Leadership: building effective teams

Published: 04 Sep 2017
Evaluation indicators
Equitable outcomes
Improvement in Action Te Ahu Whakamua


“It starts with creating the conditions where people can play their A game.”

A principal describes the need to establish the ‘fertile ground for innovation’ by being explicit about the need to be ‘comfortable being uncomfortable’ in order that together they can question, inquire and critique to make things better the learners.

Key messages:

  • Organisational culture cannot be left to chance
  • A clear vision is the starting point
  • Ensuring everyone understands the teacher practice that enables that vision to become a reality
  • A collective focus on working toward the ‘graduate profile’
  • These core components interweave and are the basis for ongoing organisational improvement

Things to think about:

  • How aligned is our thinking around our vision, teacher practice and ‘graduate profile’

The evaluation indicators this video illustrates

  • Domain 2: Leadership for equity and excellence 
    • Evaluation indicators
      • Leadership promotes and participates in teacher learning and development
      • Leadership builds collective capacity to do evaluation and inquiry for sustained improvement​​​​​​​

This video is part of a series

This video is part of the series Improvement in Action Te Ahu Whakamua. We created this series to inspire schools with examples of success in action. These examples highlight the benefits of fulfilling the evaluation indicators we use to review schools.

Remote video URL

(The video opens on a white screen. Text reading “Stonefields School: Leadership” slides on from the left to stop in the middle of the screen, and three hexagons coloured red, blue and green appear to the top right. After a couple of seconds the screen fades out to show a classroom. Three women sit at a table around a laptop. One of them speaks to the other two.)


So can you help me to understand what the first three weeks here has been like for you?


(The camera moves closer and one of the women gestures as she speaks, but we cannot read what she is saying. Instead, a woman’s voice speaks in voiceover.)

It starts with creating the conditions where people can play their A game.


(The woman who asked the question nods as she listens. The other woman speaks but we cannot hear her.)

Having the fertile ground for innovation.


(The scene now changes to show the woman speaking, who is also the woman who has asked a question in the previous scene. She sits in front of a bright green wall, speaking into the camera. Text on the bottom of the screen reads, “Sarah Martin, Principal, Stonefields School”. As she says “critique” the camera returns to her with the other women in the classroom. She speaks with them as she draws something in a large scrapbook. Her voiceover continues.)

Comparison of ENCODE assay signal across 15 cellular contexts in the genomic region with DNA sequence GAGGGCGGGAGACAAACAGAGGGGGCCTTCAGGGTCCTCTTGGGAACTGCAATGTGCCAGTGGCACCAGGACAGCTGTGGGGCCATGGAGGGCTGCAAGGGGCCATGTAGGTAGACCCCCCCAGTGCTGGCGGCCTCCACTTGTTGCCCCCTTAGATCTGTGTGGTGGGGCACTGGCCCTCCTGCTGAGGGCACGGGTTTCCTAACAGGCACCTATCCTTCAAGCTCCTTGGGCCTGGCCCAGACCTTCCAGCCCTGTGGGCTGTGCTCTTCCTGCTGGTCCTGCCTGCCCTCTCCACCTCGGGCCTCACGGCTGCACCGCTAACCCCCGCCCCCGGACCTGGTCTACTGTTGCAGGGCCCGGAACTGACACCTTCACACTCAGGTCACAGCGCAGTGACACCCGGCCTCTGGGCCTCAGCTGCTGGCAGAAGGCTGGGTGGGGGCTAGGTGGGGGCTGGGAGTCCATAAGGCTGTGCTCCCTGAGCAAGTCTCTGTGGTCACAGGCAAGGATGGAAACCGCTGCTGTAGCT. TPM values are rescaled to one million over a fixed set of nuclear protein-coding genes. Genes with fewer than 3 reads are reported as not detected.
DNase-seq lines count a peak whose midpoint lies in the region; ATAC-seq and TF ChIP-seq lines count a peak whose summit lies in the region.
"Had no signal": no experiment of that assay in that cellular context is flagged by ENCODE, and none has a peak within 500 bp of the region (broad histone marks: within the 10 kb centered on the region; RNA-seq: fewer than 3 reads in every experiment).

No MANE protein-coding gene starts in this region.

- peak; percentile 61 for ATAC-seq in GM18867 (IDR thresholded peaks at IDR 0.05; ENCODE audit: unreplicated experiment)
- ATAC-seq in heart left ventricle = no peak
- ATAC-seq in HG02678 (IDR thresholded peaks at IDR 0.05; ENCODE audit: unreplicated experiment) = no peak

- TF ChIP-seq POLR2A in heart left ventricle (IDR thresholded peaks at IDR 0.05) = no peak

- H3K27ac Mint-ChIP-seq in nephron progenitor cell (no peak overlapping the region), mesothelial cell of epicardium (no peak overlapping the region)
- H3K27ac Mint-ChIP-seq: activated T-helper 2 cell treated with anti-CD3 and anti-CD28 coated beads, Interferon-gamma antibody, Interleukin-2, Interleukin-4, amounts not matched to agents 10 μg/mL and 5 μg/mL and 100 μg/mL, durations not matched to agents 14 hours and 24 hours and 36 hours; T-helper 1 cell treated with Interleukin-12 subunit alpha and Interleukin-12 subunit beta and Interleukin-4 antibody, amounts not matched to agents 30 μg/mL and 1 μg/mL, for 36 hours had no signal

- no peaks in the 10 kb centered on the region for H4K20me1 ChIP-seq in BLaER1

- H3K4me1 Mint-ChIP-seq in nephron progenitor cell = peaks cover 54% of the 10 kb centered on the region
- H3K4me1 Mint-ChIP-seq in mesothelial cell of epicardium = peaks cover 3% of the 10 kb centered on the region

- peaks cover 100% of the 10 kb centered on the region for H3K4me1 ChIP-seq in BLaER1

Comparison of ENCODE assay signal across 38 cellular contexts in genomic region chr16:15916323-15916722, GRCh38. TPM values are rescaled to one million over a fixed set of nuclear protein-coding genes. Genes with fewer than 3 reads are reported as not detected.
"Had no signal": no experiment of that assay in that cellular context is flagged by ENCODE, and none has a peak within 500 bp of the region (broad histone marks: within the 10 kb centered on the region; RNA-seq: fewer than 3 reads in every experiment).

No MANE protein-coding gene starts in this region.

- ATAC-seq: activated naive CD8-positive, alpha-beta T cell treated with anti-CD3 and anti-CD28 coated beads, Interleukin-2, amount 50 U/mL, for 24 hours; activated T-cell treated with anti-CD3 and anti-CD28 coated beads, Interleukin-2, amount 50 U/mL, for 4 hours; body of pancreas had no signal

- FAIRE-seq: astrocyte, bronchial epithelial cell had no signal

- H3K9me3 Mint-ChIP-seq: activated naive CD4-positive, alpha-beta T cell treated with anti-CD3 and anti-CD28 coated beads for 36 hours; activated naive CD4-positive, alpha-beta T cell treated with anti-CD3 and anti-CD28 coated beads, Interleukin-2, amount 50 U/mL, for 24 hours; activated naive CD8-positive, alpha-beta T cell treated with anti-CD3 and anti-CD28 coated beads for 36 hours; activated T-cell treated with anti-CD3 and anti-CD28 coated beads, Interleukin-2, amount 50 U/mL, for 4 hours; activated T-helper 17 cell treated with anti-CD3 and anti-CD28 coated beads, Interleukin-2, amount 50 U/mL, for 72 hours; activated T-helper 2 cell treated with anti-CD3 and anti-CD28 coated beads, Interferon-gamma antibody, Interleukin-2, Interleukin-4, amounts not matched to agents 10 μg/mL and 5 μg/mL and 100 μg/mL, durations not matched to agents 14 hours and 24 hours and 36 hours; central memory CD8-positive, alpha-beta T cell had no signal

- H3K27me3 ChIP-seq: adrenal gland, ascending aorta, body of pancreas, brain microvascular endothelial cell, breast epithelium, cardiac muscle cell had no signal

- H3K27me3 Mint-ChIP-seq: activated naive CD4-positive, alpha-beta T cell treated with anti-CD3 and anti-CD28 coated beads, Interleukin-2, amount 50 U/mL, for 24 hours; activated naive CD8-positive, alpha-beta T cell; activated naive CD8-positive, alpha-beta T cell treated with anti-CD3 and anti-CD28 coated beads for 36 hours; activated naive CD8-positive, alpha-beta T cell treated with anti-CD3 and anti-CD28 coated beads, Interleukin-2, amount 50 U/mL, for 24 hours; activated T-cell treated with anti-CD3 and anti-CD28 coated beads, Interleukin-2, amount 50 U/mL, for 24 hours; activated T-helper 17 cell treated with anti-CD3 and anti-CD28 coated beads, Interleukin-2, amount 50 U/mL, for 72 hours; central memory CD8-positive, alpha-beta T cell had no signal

Being explicit around being comfortable, being uncomfortable, together, to critique, question, inquire, to make stuff better for our kids.


(The camera returns to Sarah against the green wall. As she says “interpreted” we return to the classroom.)

The important piece is having a very sharp, clear vision that's interpreted by all.


(We return to Sarah against the green wall once more.)

And aligned to that vision, we want real coherence around the teacher practice that enables that vision to become a reality.


(Back in the classroom once more, we can hear as Sarah speaks to the other women.)

So one of the really important pieces of our vision to get your head around first is that first vision principle of building learning capacity.


(As she says “I’ve shown” the camera zooms in on the scrapbook she has been drawing in. It contains several rough diagrams.)

And we have the seven elements that make up the teacher effectiveness, and I've shown you that triangle from our vision.


(Her hands gesture at the edge of the screen.)


What does the teacher practice look like to be able to achieve the graduate profile?


(The camera zooms back out and we see the two women listen as Sarah continues. One of them nods in agreement.)

So that first element under the teacher effectiveness that aligns with building learning capacity is ensuring our kids are comfortable being uncomfortable in their learning.